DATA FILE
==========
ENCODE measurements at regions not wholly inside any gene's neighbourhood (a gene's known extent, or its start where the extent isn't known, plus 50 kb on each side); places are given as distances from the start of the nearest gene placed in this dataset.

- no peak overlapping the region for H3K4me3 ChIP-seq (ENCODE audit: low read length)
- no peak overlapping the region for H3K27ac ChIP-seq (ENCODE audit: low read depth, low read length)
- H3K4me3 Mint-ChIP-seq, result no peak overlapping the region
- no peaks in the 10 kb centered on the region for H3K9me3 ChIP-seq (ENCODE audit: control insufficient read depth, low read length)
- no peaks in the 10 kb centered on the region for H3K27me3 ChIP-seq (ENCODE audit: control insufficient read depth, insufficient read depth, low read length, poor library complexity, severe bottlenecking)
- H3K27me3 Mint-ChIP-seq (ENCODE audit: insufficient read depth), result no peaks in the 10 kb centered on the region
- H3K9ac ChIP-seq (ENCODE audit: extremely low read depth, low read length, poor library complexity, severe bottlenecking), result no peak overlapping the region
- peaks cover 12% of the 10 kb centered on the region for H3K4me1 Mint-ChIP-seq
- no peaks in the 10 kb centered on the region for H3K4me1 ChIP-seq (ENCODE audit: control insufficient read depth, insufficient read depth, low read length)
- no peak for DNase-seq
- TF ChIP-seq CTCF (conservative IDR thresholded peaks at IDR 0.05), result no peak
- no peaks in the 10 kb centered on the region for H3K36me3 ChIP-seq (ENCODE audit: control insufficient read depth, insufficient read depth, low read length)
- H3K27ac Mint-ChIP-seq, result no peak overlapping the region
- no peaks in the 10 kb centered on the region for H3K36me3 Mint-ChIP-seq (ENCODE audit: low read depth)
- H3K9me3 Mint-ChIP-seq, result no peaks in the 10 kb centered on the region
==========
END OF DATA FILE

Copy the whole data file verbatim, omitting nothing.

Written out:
ENCODE measurements at regions not wholly inside any gene's neighbourhood (a gene's known extent, or its start where the extent isn't known, plus 50 kb on each side); places are given as distances from the start of the nearest gene placed in this dataset.

- no peak overlapping the region for H3K4me3 ChIP-seq (ENCODE audit: low read length)
- no peak overlapping the region for H3K27ac ChIP-seq (ENCODE audit: low read depth, low read length)
- H3K4me3 Mint-ChIP-seq, result no peak overlapping the region
- no peaks in the 10 kb centered on the region for H3K9me3 ChIP-seq (ENCODE audit: control insufficient read depth, low read length)
- no peaks in the 10 kb centered on the region for H3K27me3 ChIP-seq (ENCODE audit: control insufficient read depth, insufficient read depth, low read length, poor library complexity, severe bottlenecking)
- H3K27me3 Mint-ChIP-seq (ENCODE audit: insufficient read depth), result no peaks in the 10 kb centered on the region
- H3K9ac ChIP-seq (ENCODE audit: extremely low read depth, low read length, poor library complexity, severe bottlenecking), result no peak overlapping the region
- peaks cover 12% of the 10 kb centered on the region for H3K4me1 Mint-ChIP-seq
- no peaks in the 10 kb centered on the region for H3K4me1 ChIP-seq (ENCODE audit: control insufficient read depth, insufficient read depth, low read length)
- no peak for DNase-seq
- TF ChIP-seq CTCF (conservative IDR thresholded peaks at IDR 0.05), result no peak
- no peaks in the 10 kb centered on the region for H3K36me3 ChIP-seq (ENCODE audit: control insufficient read depth, insufficient read depth, low read length)
- H3K27ac Mint-ChIP-seq, result no peak overlapping the region
- no peaks in the 10 kb centered on the region for H3K36me3 Mint-ChIP-seq (ENCODE audit: low read depth)
- H3K9me3 Mint-ChIP-seq, result no peaks in the 10 kb centered on the region